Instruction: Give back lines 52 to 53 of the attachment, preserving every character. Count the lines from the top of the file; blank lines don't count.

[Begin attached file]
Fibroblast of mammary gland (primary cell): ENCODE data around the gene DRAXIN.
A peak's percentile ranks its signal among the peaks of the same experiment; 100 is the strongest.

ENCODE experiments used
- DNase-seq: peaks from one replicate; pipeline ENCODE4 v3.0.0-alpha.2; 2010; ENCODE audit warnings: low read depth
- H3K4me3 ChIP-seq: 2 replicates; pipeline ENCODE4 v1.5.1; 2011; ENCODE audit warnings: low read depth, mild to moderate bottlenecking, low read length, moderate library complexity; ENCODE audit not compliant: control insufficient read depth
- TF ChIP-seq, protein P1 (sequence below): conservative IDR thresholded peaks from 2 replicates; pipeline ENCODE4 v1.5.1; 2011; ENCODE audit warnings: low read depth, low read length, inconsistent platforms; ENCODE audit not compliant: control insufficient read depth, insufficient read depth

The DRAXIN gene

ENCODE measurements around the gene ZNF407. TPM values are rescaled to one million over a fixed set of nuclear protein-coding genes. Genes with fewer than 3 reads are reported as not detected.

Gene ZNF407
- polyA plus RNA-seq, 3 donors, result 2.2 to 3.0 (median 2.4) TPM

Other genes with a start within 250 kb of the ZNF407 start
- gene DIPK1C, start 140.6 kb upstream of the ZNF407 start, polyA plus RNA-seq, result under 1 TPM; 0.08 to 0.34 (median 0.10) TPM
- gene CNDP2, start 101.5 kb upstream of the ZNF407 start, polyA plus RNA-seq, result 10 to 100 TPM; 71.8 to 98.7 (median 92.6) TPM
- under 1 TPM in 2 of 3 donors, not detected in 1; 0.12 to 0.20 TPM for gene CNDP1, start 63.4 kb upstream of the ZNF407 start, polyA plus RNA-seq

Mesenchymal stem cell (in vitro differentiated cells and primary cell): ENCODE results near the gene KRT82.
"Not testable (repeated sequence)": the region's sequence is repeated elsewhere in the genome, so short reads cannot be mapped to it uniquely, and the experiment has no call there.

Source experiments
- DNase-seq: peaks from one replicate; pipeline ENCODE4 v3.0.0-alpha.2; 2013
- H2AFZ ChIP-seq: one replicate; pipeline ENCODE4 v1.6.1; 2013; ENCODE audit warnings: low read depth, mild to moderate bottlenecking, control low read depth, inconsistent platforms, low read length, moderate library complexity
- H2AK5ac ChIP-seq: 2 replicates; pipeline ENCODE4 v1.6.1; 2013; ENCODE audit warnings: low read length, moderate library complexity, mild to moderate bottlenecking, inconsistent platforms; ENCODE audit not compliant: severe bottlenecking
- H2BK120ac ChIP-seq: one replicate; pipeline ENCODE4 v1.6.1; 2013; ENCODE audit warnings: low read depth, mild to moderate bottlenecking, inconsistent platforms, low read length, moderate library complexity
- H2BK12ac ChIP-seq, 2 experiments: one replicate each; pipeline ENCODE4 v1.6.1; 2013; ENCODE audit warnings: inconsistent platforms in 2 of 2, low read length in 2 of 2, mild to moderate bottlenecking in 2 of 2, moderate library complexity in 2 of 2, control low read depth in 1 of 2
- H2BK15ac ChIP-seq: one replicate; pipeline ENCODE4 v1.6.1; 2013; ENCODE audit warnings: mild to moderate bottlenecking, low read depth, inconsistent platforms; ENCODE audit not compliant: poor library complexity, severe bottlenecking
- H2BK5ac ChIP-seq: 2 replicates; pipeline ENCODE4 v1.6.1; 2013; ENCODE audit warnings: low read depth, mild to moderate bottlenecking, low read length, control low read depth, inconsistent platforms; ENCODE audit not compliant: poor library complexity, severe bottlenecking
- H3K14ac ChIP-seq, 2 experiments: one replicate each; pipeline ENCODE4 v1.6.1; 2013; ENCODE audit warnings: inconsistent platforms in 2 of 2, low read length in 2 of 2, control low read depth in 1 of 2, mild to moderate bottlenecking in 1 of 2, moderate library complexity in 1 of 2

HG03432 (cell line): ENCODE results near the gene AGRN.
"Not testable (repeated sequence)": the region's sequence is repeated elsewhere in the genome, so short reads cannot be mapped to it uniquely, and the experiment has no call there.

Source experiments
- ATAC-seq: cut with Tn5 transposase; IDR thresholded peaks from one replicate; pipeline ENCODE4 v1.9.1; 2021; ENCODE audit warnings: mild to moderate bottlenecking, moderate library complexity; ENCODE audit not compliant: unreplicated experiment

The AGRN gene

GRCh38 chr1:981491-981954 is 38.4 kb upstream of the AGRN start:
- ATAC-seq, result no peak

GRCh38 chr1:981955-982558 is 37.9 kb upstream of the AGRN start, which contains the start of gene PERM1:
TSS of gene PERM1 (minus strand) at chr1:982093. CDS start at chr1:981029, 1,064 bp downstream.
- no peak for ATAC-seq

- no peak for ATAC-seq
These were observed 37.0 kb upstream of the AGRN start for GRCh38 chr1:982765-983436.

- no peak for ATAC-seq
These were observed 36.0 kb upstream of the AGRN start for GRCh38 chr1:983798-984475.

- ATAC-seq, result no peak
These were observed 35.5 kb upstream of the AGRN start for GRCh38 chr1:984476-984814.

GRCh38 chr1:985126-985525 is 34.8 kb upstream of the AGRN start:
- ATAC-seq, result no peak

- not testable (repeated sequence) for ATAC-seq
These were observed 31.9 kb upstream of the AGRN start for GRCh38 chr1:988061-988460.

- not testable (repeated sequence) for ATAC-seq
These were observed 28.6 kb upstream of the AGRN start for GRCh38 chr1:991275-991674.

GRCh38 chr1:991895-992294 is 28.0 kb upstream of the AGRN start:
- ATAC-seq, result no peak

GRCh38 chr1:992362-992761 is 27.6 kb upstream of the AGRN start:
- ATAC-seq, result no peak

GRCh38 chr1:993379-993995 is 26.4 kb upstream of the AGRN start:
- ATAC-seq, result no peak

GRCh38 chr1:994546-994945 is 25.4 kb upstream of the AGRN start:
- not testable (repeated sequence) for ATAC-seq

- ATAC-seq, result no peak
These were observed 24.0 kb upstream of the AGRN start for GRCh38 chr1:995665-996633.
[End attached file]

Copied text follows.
GRCh38 chr1:993379-993995 is 26.4 kb upstream of the AGRN start:
- ATAC-seq, result no peak